Cidade dos Homens (City of Men) Reviews
While the cinematography is still nice, this movie is just no City of God. It's hard to get into because the first half hour or so is just so uninteresting. Even now I can't remember some of the characters names or how they related to each other. The ending is also way too ridiculous and almost like something out of a soap opera. Why the one friend would shoot his other friend or even think of doing so was just so unlikely and made the Ace character far less likable (and because of his neglect for his son and constant whining it already was difficult to like him).
Still, it's a decent watch for those who are huge fans of City of God. It's like revisiting the same place, only it's not as memorable as the first time. If you haven't seen City of God, go watch that first. If you have seen it and you want to see more, then this isn't so bad.
I thought it was good and even though it's not as intense or violent as City Of God, it still holds some pretty good moments and complete somehow the first film.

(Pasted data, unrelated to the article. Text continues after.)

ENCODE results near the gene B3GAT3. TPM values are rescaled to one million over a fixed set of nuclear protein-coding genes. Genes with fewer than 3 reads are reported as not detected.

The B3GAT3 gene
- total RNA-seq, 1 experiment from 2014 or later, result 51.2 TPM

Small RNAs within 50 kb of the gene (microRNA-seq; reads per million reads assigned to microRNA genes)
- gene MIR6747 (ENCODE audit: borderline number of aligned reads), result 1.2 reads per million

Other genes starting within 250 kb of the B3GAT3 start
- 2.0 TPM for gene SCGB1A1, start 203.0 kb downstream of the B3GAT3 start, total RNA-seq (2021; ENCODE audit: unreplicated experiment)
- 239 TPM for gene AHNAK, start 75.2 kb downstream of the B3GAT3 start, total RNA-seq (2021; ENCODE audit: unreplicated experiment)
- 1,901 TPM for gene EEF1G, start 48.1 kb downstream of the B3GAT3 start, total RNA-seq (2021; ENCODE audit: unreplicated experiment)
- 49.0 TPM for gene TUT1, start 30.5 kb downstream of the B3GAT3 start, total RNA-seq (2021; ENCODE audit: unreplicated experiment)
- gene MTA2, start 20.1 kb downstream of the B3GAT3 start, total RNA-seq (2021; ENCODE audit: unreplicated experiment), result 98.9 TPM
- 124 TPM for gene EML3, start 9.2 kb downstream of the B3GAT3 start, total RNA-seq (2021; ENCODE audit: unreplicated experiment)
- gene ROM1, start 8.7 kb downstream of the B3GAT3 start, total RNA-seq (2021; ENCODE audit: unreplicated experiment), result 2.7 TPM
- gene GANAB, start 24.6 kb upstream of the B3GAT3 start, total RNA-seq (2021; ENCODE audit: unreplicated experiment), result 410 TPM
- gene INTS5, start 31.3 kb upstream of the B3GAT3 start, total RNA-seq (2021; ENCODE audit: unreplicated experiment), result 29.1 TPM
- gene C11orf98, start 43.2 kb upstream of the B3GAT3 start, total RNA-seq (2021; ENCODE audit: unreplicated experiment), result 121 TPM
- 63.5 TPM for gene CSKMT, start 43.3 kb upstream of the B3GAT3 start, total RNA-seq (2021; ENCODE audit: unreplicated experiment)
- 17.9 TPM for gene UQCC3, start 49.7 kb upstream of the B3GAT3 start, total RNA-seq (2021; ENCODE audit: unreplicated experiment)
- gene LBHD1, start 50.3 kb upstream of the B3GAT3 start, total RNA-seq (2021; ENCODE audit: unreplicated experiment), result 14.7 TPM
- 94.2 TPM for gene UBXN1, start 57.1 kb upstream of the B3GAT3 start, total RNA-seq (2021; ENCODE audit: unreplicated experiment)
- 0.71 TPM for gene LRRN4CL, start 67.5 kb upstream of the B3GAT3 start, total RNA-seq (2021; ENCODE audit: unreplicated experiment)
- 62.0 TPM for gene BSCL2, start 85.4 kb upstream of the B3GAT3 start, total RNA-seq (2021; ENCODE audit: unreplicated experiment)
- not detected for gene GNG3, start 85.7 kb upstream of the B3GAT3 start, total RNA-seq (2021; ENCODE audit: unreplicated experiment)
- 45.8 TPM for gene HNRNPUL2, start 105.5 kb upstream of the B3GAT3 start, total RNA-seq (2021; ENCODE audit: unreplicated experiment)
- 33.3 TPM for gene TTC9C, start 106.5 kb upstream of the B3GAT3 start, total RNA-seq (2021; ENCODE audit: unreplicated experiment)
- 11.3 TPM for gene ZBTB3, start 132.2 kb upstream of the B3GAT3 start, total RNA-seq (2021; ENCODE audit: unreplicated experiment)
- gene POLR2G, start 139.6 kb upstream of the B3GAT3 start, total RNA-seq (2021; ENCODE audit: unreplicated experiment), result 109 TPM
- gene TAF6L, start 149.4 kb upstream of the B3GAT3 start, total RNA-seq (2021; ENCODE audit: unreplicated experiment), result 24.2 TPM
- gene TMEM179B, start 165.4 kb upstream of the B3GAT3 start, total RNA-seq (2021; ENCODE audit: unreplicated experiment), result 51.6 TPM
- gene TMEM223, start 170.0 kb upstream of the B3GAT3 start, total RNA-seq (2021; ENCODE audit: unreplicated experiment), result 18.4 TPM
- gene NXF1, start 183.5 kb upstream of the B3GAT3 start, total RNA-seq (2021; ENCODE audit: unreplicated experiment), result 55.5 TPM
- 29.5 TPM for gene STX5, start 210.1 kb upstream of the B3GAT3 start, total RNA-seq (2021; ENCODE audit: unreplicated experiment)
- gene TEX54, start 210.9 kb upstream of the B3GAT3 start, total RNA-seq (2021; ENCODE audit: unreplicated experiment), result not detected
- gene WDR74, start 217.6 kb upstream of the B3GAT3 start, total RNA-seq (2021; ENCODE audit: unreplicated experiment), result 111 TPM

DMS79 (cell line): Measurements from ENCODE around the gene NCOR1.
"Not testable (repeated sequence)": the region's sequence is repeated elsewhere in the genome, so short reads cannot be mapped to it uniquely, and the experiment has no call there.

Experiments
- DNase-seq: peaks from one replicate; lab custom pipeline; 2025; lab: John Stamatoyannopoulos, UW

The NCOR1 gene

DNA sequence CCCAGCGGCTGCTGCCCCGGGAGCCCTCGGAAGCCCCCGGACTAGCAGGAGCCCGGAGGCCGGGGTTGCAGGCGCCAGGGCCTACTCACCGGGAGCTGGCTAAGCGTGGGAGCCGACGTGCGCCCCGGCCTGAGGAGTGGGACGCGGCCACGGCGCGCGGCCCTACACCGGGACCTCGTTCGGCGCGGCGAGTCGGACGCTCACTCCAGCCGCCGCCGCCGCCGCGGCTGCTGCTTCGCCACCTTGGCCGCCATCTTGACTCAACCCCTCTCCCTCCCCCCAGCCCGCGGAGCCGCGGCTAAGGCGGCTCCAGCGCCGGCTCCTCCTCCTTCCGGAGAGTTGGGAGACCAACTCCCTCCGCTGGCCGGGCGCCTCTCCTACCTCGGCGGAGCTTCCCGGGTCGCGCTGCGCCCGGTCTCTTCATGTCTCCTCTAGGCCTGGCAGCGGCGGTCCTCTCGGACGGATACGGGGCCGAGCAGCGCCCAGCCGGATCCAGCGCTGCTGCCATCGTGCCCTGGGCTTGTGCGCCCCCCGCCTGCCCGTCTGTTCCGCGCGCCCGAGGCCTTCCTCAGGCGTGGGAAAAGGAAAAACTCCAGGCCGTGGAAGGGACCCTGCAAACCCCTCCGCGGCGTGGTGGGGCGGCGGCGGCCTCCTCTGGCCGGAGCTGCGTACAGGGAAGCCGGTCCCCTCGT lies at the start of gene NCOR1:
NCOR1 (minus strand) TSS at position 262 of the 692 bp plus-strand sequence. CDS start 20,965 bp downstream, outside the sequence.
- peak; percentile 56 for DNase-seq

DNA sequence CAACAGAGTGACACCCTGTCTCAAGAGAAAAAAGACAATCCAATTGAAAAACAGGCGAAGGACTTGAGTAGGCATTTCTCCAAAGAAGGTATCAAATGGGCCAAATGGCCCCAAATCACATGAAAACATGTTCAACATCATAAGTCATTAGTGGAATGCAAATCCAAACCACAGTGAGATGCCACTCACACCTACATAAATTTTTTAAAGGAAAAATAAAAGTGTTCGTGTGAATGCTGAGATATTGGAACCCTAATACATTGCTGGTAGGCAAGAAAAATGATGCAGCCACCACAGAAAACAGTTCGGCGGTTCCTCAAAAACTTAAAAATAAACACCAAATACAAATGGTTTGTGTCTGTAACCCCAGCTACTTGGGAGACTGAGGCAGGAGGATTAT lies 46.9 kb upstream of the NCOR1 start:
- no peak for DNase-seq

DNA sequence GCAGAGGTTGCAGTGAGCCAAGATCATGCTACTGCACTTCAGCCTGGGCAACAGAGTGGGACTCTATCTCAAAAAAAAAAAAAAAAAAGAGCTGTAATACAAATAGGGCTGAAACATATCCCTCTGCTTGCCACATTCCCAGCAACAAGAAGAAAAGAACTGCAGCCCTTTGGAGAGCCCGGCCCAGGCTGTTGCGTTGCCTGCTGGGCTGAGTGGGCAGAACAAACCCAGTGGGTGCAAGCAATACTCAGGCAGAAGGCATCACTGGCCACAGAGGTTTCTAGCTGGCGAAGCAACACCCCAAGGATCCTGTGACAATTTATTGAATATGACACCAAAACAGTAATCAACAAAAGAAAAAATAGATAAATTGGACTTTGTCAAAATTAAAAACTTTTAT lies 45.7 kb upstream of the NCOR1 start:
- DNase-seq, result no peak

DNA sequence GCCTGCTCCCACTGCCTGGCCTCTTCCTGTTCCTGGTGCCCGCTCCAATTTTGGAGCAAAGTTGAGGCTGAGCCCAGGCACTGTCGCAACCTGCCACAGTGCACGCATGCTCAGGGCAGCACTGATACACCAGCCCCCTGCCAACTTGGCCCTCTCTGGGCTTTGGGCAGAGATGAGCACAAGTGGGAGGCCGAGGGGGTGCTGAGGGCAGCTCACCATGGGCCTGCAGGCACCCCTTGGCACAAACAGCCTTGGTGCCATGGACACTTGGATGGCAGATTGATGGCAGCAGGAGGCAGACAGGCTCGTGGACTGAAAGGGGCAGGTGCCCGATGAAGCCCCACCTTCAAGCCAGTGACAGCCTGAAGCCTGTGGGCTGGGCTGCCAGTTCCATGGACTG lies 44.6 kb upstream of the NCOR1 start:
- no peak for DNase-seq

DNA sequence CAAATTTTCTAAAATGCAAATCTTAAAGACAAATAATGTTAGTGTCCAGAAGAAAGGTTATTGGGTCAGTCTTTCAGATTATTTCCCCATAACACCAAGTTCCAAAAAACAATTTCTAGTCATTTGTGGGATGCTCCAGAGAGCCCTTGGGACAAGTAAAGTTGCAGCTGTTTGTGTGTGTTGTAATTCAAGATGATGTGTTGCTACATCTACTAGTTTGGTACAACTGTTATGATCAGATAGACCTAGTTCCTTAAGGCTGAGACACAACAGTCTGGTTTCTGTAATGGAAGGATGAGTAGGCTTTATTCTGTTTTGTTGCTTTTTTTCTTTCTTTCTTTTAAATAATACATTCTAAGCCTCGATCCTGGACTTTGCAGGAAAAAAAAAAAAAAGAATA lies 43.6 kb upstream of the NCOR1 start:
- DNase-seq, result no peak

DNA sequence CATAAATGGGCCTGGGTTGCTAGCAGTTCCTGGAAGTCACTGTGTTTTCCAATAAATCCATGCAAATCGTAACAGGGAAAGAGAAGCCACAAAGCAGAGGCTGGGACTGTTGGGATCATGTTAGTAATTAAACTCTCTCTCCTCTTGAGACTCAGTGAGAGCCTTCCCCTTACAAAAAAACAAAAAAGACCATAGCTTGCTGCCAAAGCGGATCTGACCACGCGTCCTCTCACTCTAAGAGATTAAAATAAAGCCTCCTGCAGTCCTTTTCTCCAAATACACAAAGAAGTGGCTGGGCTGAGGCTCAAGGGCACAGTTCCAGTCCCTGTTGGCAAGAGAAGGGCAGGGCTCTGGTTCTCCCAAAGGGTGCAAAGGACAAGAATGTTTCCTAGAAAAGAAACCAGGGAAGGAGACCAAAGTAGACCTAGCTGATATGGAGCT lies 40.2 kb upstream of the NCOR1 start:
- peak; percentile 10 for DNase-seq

Running not but a little over 100 minutes, this film is a good deal shorter than "City of God", and I suppose that it's therefore not as overlong, but it is overdrawn enough to spend too much time with certain story layers and segments, to where the eventual shifts jar so greatly that the narrative ends up feeling pretty unnervingly disjointed. If the structural dragging does nothing else, it leads to limp spells in material which in turn lead to dry spells in thoughtful, perhaps even too thoughtful direction by Paulo Morelli, whose tension is adequate, but hardly compared to the intensity of Fernando Meirelles' direction, no matter how hard the filmmakers work to emulate elements of the predecessor. There are a few twists and turns to this sequel, but in so many ways, this film shamelessly succumbs to the formula of its predecessor, which was itself formulaic, thus, you end up with a follow-up to an almost innovative drama that is ironically hardly unique, being almost tired, particularly with its melodramatics. Although "City of God" was often too real to be all that comforting as a grimy drama, it was at least consistently genuine, and while this film is far from contrived, it does feel a little manufactured with its histrionics at times, as though it is ambitiously struggling to sustain a sense of conflict and weight, through all the limitations in dramatic meat. There is a fair bit to complain about, of course, but when you get down to it, the biggest shortcomings seem to be of a natural persuasion within more narratively tamed and less layered story concept, whose interpretation simply tries to juice things up. All of the dragging, histrionics and overall ambition ironically end up driving you to focus more on how there's only so much potential to this drama, which is promising, make no mistake, but just not as juicy as its predecessor, at least enough to handle the consequential shortcomings' blows and retain reward value. The final product ultimately succumbs to underwhelmingness, but it at least fights a good enough fight to border on overcoming the shortcomings, even going so far as to rest upon the shoulders of compelling style.